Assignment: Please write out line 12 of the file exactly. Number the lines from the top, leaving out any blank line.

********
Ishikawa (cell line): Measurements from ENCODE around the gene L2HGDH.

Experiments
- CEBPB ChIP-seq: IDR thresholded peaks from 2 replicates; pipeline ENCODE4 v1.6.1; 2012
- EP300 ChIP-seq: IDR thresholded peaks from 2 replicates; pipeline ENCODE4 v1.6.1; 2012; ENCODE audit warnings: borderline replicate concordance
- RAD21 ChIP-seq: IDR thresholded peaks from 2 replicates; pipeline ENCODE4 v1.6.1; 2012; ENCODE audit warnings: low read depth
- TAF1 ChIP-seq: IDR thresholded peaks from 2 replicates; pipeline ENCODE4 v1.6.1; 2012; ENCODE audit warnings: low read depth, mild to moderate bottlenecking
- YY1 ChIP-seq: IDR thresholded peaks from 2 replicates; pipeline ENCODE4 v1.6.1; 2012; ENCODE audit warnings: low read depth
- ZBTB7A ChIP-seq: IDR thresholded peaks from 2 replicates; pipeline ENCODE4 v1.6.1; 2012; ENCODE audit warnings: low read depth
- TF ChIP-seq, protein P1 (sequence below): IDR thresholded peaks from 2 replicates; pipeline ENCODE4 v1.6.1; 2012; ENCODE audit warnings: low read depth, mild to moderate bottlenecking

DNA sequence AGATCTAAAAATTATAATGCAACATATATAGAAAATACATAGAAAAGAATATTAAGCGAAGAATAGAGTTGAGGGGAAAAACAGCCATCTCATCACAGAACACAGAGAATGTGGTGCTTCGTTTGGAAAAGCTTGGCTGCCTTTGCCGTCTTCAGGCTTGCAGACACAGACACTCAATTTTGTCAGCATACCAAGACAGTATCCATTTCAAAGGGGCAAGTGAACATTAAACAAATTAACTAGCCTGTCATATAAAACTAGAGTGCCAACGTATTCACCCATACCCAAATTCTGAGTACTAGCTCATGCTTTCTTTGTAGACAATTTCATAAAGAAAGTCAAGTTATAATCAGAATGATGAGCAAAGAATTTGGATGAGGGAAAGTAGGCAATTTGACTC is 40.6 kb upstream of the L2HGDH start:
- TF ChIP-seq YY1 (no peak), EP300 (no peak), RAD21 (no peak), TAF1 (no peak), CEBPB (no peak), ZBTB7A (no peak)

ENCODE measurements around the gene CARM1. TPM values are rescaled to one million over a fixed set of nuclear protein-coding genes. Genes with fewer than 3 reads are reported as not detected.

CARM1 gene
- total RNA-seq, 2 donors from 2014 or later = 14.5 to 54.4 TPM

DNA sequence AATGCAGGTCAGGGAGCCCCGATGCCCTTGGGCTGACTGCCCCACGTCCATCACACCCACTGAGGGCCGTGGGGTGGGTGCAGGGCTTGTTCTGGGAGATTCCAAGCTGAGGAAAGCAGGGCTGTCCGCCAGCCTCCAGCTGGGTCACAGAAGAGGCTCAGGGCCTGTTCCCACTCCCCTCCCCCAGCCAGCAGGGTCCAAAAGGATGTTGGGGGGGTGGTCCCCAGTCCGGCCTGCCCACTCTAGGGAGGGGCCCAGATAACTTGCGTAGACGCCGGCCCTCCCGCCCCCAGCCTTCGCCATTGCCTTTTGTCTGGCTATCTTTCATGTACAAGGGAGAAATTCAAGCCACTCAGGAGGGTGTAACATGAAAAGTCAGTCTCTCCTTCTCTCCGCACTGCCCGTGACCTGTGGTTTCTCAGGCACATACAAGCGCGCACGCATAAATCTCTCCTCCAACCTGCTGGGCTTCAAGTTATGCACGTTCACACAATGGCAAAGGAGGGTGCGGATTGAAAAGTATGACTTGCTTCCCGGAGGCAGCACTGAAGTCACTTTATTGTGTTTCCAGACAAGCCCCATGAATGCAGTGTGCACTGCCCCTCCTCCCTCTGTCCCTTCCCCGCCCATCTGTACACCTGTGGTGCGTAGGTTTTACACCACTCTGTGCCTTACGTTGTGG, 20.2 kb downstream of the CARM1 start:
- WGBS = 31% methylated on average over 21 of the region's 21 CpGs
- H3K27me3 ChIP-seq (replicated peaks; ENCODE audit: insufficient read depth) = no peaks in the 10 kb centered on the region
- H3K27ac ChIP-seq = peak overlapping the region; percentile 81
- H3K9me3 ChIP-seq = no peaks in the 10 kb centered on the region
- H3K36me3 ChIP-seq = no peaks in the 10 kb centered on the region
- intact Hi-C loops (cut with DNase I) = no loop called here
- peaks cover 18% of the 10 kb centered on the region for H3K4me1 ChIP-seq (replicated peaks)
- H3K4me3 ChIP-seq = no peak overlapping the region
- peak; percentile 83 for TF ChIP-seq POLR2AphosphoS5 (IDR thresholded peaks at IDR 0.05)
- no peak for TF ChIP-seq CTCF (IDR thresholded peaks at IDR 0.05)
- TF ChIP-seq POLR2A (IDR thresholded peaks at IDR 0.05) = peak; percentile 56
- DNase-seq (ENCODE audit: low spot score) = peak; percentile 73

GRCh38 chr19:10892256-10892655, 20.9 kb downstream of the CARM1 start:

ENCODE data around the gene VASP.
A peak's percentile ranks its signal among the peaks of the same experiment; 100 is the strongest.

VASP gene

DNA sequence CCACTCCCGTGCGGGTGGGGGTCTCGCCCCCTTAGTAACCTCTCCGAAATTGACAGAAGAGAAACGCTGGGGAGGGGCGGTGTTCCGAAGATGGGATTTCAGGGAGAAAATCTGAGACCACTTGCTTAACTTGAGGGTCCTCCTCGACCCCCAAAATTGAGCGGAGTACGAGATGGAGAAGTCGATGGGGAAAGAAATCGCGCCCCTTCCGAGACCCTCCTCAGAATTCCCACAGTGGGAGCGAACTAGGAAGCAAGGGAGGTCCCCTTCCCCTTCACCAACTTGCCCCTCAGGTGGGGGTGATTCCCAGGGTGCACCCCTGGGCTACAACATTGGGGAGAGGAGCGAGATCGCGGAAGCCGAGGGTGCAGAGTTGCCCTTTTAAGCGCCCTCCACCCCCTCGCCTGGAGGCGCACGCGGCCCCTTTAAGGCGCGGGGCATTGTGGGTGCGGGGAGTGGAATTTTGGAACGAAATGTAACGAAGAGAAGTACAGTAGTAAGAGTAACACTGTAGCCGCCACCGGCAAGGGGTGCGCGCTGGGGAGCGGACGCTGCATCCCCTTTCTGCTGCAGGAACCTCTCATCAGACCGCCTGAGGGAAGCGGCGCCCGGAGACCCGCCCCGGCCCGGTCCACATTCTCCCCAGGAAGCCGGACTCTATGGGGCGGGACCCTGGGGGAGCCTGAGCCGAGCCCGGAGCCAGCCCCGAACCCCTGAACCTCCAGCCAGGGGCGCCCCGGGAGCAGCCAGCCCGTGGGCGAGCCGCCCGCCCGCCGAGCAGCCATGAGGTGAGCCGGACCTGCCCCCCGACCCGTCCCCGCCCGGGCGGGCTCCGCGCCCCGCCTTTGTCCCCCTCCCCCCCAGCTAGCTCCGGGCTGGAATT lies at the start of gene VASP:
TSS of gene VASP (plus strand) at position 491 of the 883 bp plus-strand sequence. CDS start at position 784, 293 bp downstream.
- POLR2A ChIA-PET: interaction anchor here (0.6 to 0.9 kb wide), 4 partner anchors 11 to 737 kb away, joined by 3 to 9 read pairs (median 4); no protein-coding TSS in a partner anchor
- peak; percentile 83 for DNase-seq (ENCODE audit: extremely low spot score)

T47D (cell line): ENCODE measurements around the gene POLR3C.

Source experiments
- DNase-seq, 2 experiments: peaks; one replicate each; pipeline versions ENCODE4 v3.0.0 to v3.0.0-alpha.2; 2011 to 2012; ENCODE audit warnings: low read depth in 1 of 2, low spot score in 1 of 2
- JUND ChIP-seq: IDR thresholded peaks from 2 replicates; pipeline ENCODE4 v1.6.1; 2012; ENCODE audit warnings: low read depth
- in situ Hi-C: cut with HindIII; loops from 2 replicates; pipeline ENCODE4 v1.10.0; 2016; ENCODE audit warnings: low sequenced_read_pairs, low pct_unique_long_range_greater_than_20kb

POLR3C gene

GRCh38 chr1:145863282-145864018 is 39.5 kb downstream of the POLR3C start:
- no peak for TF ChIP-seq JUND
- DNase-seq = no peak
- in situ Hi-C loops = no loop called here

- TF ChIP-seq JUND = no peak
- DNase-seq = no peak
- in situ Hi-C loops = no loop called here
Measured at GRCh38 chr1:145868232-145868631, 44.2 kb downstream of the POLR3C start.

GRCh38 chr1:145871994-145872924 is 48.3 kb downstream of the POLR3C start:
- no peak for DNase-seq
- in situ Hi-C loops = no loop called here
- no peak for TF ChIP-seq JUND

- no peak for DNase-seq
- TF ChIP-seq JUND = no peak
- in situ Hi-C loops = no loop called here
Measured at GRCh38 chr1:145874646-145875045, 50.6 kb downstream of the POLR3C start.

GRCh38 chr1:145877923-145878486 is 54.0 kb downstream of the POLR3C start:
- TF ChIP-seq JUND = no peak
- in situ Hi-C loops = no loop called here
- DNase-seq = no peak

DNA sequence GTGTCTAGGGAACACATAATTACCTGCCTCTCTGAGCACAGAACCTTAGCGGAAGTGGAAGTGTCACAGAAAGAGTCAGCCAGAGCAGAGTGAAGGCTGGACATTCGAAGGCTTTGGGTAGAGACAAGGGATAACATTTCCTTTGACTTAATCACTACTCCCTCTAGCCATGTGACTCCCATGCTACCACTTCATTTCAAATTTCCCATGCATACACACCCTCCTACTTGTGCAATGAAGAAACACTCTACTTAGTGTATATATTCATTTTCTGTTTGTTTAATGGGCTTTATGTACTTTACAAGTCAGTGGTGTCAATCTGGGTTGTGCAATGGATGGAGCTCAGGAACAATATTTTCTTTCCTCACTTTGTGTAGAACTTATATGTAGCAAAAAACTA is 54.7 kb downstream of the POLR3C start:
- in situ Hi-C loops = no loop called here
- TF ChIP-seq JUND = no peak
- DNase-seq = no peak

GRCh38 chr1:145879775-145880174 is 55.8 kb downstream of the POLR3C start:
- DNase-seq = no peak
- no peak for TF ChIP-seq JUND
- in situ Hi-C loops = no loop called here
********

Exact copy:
ENCODE measurements around the gene CARM1. TPM values are rescaled to one million over a fixed set of nuclear protein-coding genes. Genes with fewer than 3 reads are reported as not detected.